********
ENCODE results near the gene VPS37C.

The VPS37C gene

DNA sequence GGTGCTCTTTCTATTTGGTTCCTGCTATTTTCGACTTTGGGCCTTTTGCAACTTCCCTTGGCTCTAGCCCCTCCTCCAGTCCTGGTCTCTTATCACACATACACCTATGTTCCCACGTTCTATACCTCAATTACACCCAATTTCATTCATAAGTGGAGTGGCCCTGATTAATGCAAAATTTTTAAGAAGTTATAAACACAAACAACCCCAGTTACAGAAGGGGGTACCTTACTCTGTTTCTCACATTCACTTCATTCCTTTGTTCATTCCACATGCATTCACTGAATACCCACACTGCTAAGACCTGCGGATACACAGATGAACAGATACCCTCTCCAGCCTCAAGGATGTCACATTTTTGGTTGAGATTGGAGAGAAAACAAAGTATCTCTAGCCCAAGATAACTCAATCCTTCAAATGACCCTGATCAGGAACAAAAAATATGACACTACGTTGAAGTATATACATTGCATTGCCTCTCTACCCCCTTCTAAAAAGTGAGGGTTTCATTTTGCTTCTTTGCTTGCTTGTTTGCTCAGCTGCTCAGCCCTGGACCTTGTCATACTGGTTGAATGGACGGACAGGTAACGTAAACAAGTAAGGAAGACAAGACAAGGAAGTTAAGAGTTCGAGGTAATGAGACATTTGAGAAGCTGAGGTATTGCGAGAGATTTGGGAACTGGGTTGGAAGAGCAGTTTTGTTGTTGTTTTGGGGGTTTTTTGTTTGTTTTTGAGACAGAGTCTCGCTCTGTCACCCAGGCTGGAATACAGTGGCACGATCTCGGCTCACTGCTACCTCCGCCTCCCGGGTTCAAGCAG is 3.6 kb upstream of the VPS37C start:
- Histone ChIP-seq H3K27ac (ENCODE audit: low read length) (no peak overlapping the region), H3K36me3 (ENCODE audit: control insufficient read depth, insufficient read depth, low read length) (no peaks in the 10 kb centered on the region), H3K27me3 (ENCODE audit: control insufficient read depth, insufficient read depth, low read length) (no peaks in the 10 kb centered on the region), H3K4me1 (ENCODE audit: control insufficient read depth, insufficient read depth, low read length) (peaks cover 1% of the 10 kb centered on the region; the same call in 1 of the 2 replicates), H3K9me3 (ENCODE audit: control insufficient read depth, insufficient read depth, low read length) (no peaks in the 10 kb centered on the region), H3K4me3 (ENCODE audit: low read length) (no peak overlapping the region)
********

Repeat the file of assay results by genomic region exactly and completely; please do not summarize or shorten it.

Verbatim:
ENCODE results near the gene VPS37C.

The VPS37C gene

DNA sequence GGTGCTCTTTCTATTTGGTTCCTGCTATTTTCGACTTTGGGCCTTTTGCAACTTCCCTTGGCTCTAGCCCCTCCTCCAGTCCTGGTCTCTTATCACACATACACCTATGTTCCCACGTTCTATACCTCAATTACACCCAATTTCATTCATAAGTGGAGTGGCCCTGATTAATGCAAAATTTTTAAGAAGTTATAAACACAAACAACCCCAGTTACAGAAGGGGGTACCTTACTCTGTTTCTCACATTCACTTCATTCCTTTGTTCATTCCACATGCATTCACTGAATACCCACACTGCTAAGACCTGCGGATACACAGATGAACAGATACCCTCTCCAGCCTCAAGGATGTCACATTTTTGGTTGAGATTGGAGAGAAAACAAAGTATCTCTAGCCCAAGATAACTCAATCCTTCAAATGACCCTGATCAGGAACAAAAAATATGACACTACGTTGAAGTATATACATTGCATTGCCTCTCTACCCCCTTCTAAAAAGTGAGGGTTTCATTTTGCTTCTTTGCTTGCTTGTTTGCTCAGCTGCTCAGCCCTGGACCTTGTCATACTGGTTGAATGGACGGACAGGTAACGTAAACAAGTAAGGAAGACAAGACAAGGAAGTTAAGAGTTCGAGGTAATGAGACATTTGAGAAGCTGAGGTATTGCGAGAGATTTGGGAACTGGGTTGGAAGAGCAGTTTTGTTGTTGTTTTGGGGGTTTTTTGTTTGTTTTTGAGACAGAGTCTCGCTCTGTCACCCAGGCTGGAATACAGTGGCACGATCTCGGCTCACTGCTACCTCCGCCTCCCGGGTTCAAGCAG is 3.6 kb upstream of the VPS37C start:
- Histone ChIP-seq H3K27ac (ENCODE audit: low read length) (no peak overlapping the region), H3K36me3 (ENCODE audit: control insufficient read depth, insufficient read depth, low read length) (no peaks in the 10 kb centered on the region), H3K27me3 (ENCODE audit: control insufficient read depth, insufficient read depth, low read length) (no peaks in the 10 kb centered on the region), H3K4me1 (ENCODE audit: control insufficient read depth, insufficient read depth, low read length) (peaks cover 1% of the 10 kb centered on the region; the same call in 1 of the 2 replicates), H3K9me3 (ENCODE audit: control insufficient read depth, insufficient read depth, low read length) (no peaks in the 10 kb centered on the region), H3K4me3 (ENCODE audit: low read length) (no peak overlapping the region)